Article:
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Health Risks from Exposure to Low Levels of Ionizing Radiation: BEIR VII Phase 2 (2006)

Chapter: Appendix B: Commetary on "Radiation from Medical Procedures in the Pathogenesis of Cancer and Ischemic Heart Disease: Dose-Response Studies with Physicians per 100,000 Populations"

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Suggested Citation:"Appendix B: Commetary on "Radiation from Medical Procedures in the Pathogenesis of Cancer and Ischemic Heart Disease: Dose-Response Studies with Physicians per 100,000 Populations"." National Research Council. 2006. Health Risks from Exposure to Low Levels of Ionizing Radiation: BEIR VII Phase 2. Washington, DC: The National Academies Press. doi: 10.17226/11340.
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B
Commentary on “Radiation from Medical Procedures in the Pathogenesis of Cancer and Ischemic Heart Disease: Dose-Response Studies with Physicians per 100,000 Population”

A monograph authored by Dr. John W. Gofman and dated 1999 was submitted to the committee for its consideration. Dr. Gofman is professor emeritus of molecular and cell biology at the University of California, Berkeley.

In his monograph, Dr. Gofman uses two databases: (1) the database for age-adjusted mortality rates derived from U.S. age-adjusted mortality rates in the decade years from 1940 to approximately 1990—these data are grouped into nine census divisions—and (2) the database for physicians per 100,000 population according to census division obtained from records maintained by the American Medical Association.

Dr. Gofman argues that the number of physicians per 100,000 population may be used as a surrogate for the average dose of medical radiation to the population of each census division. However, no data are presented to support this argument.

In his analyses, Dr. Gofman regresses cause-specific mortality rates on physician population values. Three major causes of death are used: all cancers combined, ischemic heart disease, and all other causes. He demonstrates a positive association of physician population values with all cancer and ischemic heart disease and an inverse association with all other causes. He argues that this evidence “… strongly indicates that over 50% of the death-rate from cancer today, and over 60% of the death-rate from Ischemic Heart Disease today, are xray-induced as defined and explained in Part 5 of the Introduction.”

Comment

The data used by Dr. Gofman share certain limitations with the data used in the committee’s evaluation of environmental radiation and in the consideration of the existence of hormesis in relation to radiation. The primary issue is that so-called ecologic data are used, that is, data on populations rather than data on individuals.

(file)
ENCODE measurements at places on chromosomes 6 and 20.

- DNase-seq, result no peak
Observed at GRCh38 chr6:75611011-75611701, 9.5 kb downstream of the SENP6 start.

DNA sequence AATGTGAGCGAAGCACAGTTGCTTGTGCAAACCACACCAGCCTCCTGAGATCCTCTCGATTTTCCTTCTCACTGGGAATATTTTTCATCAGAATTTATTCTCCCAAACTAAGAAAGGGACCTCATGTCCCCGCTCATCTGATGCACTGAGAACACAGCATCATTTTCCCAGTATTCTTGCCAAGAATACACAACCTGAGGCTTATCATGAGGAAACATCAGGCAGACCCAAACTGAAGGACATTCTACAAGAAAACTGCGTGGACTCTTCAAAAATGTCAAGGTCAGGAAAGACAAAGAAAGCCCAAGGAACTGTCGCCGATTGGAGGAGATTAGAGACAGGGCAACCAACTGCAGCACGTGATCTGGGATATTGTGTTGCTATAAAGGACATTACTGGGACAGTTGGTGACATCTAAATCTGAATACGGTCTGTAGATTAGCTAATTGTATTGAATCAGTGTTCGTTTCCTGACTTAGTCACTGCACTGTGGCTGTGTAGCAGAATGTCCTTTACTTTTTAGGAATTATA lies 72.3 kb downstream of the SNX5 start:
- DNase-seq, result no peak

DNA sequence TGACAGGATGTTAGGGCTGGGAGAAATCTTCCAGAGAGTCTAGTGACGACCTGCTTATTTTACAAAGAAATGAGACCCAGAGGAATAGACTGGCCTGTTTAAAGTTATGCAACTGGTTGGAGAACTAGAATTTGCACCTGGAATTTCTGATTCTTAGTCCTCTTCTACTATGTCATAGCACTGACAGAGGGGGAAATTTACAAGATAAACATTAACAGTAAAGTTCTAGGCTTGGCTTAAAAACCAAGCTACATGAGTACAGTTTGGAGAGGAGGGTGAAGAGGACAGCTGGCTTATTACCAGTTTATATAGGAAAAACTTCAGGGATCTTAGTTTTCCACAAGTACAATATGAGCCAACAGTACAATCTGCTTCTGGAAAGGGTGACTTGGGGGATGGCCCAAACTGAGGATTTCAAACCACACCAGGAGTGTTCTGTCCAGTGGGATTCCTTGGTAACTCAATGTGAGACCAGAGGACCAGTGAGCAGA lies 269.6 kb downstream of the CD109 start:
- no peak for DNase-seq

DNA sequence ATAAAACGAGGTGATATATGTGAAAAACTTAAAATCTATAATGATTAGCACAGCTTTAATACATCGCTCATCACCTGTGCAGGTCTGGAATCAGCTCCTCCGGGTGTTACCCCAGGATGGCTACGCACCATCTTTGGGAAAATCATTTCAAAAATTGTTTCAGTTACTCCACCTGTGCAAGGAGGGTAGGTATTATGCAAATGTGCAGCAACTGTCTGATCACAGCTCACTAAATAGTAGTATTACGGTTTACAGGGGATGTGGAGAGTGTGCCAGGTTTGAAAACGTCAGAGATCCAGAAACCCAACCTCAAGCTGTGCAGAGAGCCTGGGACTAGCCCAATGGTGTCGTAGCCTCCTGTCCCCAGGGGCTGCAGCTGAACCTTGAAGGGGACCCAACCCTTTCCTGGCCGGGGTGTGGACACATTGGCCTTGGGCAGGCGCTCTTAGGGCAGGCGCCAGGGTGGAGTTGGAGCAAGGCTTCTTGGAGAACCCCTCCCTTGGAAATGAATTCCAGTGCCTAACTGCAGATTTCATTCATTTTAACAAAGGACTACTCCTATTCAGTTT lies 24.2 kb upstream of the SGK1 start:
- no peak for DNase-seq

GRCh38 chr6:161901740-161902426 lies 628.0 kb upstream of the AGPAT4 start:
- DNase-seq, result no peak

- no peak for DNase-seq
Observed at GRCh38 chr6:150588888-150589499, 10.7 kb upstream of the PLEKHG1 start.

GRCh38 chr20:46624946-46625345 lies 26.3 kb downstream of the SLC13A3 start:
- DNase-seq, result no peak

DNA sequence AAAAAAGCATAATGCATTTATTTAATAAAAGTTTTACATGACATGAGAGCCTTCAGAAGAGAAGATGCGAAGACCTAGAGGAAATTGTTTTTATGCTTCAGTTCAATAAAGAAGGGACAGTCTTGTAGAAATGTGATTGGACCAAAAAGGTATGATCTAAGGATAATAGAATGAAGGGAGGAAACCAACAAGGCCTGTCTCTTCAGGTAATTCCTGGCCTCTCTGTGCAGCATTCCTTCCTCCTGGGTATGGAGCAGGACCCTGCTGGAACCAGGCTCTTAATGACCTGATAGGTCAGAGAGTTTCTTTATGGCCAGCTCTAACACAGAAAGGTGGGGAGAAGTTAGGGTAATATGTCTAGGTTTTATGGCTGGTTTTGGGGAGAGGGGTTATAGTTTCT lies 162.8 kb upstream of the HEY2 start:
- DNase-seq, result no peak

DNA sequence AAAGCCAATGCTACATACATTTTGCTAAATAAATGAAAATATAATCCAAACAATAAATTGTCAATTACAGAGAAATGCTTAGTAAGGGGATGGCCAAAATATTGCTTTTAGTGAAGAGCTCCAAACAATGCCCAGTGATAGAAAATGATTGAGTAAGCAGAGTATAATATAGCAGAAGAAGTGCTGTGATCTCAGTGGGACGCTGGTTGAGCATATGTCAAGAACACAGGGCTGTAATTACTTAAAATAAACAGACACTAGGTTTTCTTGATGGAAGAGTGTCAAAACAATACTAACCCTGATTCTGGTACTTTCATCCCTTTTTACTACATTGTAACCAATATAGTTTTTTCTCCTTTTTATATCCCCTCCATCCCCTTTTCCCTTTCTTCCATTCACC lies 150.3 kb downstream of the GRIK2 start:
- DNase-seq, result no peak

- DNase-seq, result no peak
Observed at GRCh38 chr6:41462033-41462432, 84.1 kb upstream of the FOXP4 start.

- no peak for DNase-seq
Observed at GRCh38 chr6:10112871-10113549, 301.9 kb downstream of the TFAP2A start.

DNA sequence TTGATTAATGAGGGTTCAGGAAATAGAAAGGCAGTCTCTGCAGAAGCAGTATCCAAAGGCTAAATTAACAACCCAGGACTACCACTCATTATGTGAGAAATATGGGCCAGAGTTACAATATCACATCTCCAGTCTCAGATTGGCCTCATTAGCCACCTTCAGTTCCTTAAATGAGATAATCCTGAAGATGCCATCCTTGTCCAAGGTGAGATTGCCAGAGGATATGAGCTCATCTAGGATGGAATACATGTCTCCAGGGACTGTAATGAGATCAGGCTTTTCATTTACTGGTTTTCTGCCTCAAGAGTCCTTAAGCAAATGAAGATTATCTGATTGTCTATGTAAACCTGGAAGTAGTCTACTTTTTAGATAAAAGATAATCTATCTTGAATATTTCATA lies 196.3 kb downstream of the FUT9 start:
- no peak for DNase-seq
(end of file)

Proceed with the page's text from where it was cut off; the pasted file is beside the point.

A second limitation of the data used by Dr. Gofman is the assumption that the number of physicians per 100,000 population is a surrogate for the dose of medical radiation received by the population. It is not possible to verify the quantitative nature of this assumption.

Summary

The interpretation that medical radiation has been a major contributor to death from cancer and ischemic heart disease in the United States during the period 1940–1990 is not shared by the committee. There are insufficient data on dose and disease in individuals to lead to this conclusion.

Suggested Citation:"Appendix B: Commetary on "Radiation from Medical Procedures in the Pathogenesis of Cancer and Ischemic Heart Disease: Dose-Response Studies with Physicians per 100,000 Populations"." National Research Council. 2006. Health Risks from Exposure to Low Levels of Ionizing Radiation: BEIR VII Phase 2. Washington, DC: The National Academies Press. doi: 10.17226/11340.
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Page 329
Next: Appendix C: Issues Raised by the Institute for Energy and Environment Research (IEER) »
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This book is the seventh in a series of titles from the National Research Council that addresses the effects of exposure to low dose LET (Linear Energy Transfer) ionizing radiation and human health. Updating information previously presented in the 1990 publication, Health Effects of Exposure to Low Levels of Ionizing Radiation: BEIR V, this book draws upon new data in both epidemiologic and experimental research. Ionizing radiation arises from both natural and man-made sources and at very high doses can produce damaging effects in human tissue that can be evident within days after exposure. However, it is the low-dose exposures that are the focus of this book. So-called “late” effects, such as cancer, are produced many years after the initial exposure. This book is among the first of its kind to include detailed risk estimates for cancer incidence in addition to cancer mortality. BEIR VII offers a full review of the available biological, biophysical, and epidemiological literature since the last BEIR report on the subject and develops the most up-to-date and comprehensive risk estimates for cancer and other health effects from exposure to low-level ionizing radiation.

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